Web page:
Faith Shorts: The Power of Al Qaeda’s Images
26 Nov 2012
If you have ever looked at a film on an al Qaeda website — and I don't recommend it — you'll be struck by how Hollywood it looks. Lawrence of Arabia crossed with Che Guevara. Much waving of scimitars and stirring music followed by obligatory shots of terrorists with their AK47s in a desert. However they rate as pieces of cinema, you know how many lives can be tracked back to these websites.
Do none of those seduced by these images notice how Western and fake it all looks? People of faith can do better than that at getting out their alternative message. In the authentic expression of faith and feelings about religion, young people competing in the Tony Blair Faith Foundation's Faith Shorts competition tonight make a better job of getting out their message through their film-making.
Each year their creativity and desire to show the true face of their religion — in just three minutes — is on show. What they produce is evidently from the heart, not a phoney heroism but a savouring of what light their faith sheds on their lives. The judges are taken from all walks of life — cardinals, grand muftis, rabbis, film experts — but they all respond to their sincerity, creativity and integrity.
This year we have two shortlisted films from British Muslims showing their perspective on Islam. There is also an Israeli film-maker who is struggling with faith but mastering animation techniques that would get Wallace and Gromit's approval.
We can see in the conflicts of the Middle East the consequences of young people not understanding their own faith and having a distorted picture of their neighbours' beliefs. They experience not Judaism, Islam and Christianity but the behaviour of Christians, Jews and Muslims. They can draw some very wrong conclusions.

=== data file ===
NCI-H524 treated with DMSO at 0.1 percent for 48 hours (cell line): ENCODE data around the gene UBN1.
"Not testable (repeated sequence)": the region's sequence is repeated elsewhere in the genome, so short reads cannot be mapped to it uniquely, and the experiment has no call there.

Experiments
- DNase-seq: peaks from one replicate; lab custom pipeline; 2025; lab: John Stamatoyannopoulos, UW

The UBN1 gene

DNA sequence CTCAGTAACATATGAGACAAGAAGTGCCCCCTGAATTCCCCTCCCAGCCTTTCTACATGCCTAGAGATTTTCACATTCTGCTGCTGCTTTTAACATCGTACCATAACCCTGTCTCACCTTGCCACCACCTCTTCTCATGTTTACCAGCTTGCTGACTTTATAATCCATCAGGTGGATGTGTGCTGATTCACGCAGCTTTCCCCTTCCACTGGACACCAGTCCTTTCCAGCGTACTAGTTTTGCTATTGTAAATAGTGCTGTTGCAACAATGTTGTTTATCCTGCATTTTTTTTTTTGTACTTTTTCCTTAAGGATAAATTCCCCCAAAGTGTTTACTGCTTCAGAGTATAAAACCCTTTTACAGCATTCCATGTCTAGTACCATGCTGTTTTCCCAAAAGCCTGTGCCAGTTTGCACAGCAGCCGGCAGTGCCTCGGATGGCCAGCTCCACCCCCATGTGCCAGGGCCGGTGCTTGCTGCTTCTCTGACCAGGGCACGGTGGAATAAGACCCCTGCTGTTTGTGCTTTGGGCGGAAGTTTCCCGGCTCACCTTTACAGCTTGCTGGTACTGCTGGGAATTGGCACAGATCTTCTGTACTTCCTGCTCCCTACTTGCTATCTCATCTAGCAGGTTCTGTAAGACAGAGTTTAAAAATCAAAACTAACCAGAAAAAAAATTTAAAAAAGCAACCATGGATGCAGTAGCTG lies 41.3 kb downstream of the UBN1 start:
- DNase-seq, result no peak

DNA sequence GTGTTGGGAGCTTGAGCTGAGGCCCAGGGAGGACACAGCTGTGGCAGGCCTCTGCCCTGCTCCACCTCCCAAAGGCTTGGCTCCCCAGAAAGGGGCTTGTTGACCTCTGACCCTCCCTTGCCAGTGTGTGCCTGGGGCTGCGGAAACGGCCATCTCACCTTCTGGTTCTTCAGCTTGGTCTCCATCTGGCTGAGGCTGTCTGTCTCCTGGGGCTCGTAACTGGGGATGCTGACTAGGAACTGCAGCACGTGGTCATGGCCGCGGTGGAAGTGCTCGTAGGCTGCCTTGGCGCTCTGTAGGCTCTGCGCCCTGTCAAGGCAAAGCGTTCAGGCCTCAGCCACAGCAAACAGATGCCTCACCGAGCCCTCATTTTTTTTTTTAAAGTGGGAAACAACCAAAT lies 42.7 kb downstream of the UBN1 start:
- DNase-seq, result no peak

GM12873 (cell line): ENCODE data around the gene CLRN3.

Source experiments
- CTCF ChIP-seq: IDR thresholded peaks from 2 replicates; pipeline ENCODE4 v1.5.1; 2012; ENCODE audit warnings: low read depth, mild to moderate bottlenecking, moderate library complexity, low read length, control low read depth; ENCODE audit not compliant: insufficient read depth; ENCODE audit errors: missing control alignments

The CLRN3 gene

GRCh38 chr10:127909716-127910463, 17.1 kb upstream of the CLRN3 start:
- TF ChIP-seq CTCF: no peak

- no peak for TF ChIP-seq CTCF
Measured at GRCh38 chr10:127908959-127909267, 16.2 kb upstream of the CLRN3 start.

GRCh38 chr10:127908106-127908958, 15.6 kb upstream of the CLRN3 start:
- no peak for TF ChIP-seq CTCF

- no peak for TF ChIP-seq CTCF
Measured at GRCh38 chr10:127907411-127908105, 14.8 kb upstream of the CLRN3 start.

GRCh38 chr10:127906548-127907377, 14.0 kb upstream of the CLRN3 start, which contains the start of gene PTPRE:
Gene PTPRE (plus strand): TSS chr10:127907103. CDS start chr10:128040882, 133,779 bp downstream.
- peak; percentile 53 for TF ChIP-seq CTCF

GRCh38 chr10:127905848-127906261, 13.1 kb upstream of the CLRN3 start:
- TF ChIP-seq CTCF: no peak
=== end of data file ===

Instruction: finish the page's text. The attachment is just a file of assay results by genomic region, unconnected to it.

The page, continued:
The recent crisis in Gaza shows the depth of the problem. Political solutions require face-to-face discussion. Ingrained attitudes, religious stereotypes, learnt in youth, can make this impossible.
This is why good authoritative education about faith is so vital. My Faith Foundation's Face to Faith programme brings classrooms around the world together through videoconferences. It tries to play this role. It allows young people to talk about their faith in a secure environment with trained teachers to learn from each other and tell their story. The communications revolution is a gift even if it can be grievously abused. We communicate today so much in images and film.
If we sometimes despair of the sadly manipulated young people who are ready to die, and kill innocents, for a fantasy world of the wicked Westerner and the noble martyr, shehada, these films are an antidote.
Film is a powerful medium for communicating values. We need to use this power against those who would manipulate British Muslims into violence and those who, through false fears and insecurity, hate all Muslims. This is what the Faith Shorts awards ceremony, the home of the British Academy of Film and Television Arts, will be doing tonight. Through films like these we can build understanding about faiths and help combat ignorance and fear, often the root cause of conflict.